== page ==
Growth stocks continue to be on the radars of investors, despite the broader market touching record highs. Investing in growth stocks is risky, especially in a market that is considered overvalued. But these companies can grow savings at an exponential rate.
We’ll look at three Canadian companies that are part of high-growth markets, have strong fundamentals, and have the potential to outperform markets in the long term.
Shares of CargoJet (TSX:CJT) have gained over 50% in the last 12 months and are poised to move higher. The company provides overnight air cargo services to 10 Canadian cities.
Analysts expect company sales to rise by 7.3% to $487.97 million in 2019 and by 8.8% to $530.77 million in 2020. CargoJet stock has a market cap of $1.55 billion and an enterprise value of $2.25 billion.
It has an enterprise value-to-sales ratio of 4.69, which is reasonable considering the company’s growth rates. Cargojet has a 90% share in Canada and has partnered with Amazon and Canada Post, which will boost top-line growth.
In the last five years, the stock has gained 325%, easily outperforming broader indices. CargoJet has a forward dividend yield of 0.83%, and, with a payout ratio of 55%, it has enough room to increase payments over the next few years.
Despite stellar growth, Canada’s luxury retailer has underperformed the market in the last year. Shares of Canada Goose (TSX:GOOS)(NYSE:GOOS) have slumped 33% in the last 12 months, despite the company’s strong quarterly results.
Canada Goose has managed to beat analyst earnings estimates in each of the last four quarters. However, despite stellar results, the company’s management did not increase its forecast for fiscal 2020 (year ending in March). This conservative outlook did not seem to go down well with investors, resulting in the sell-off.
The upcoming holiday quarter will be critical for Canada Goose. The company is banking on strong sales in Asia to drive top-line growth. In the fiscal second quarter of 2020, sales from Asia rose by 84% to $48.9 million compared to the overall revenue growth rate of 27.7%.
Driven by the sell-off, Canada Goose stock is trading at an attractive valuation. It has a market cap-to-sales ratio of 4.81, while the enterprise value-to-sales ratio stands at 4.83. The stock is trading at a forward price-to-earnings ratio of 21, and it has an estimated five-year PEG ratio of 1.1.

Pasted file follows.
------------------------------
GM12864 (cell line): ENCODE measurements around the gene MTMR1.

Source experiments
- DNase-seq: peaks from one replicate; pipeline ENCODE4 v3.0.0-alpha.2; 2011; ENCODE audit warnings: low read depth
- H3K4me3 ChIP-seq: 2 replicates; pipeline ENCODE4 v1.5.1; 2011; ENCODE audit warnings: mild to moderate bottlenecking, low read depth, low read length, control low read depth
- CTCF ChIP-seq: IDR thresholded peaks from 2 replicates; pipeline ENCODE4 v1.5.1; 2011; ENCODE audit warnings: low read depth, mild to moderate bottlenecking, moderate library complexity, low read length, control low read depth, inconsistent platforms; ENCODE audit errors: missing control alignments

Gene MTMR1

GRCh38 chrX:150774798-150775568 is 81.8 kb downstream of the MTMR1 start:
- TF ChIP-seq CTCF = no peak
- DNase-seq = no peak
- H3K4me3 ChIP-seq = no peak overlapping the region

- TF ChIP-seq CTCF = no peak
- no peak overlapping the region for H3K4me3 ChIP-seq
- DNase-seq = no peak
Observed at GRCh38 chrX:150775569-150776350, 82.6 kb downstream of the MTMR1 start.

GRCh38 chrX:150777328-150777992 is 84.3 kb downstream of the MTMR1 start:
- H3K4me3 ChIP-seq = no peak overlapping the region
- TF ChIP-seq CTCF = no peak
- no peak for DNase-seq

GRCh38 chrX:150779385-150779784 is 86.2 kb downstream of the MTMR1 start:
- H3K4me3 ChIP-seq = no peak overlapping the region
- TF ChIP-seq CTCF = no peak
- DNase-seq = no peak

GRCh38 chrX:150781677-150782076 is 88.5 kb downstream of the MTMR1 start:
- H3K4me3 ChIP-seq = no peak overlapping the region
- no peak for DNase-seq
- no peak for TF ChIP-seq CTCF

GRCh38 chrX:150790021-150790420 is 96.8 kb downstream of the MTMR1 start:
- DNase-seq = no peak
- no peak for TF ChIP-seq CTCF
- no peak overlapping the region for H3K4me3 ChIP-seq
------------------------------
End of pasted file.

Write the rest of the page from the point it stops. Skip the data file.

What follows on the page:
This indicates that the stock is trading at a cheap valuation given its revenue-growth rate of 23.9% for 2020 and 22.2% for 2021.
CAE (TSX:CAE)(NYSE:CAE) provides training for civil aviation, defence, and healthcare markets. CAE designs and integrates training solutions for flight, cabin, maintenance, and ground personnel in the commercial, business, and helicopter aviation space. CAE also has a slew of flight simulation training devices.
Analysts expect CAE to grow sales by 14.6% to $3.79 billion in fiscal 2020 and by 6.9% to $4.05 billion in 2021. Its earnings are forecast to grow by 9.8% in 2020, 15.6% in 2021, and by an annual rate of 12.2% in the next five years.
The stock is trading at a market cap-to-sales ratio of 2.71 and an enterprise value-to-sales ratio of 3.3. Its forward price-to-earnings ratio of 25 might be considered expensive,] but the stock also has a forward dividend yield of 1.14%. With a payout ratio of 32.5%, CAE has enough room to increase dividend payments in the near future.
CAE stock has gained 44% in the last year and is up by an impressive 145% in the last five years.
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John Mackey, CEO of Whole Foods Market, an Amazon subsidiary, is a member of The Motley Fool’s board of directors. David Gardner owns shares of Amazon. The Motley Fool owns shares of and recommends Amazon, Canada Goose Holdings, and CARGOJET INC. Fool contributor Aditya Raghunath has no position in any of the stocks mentioned.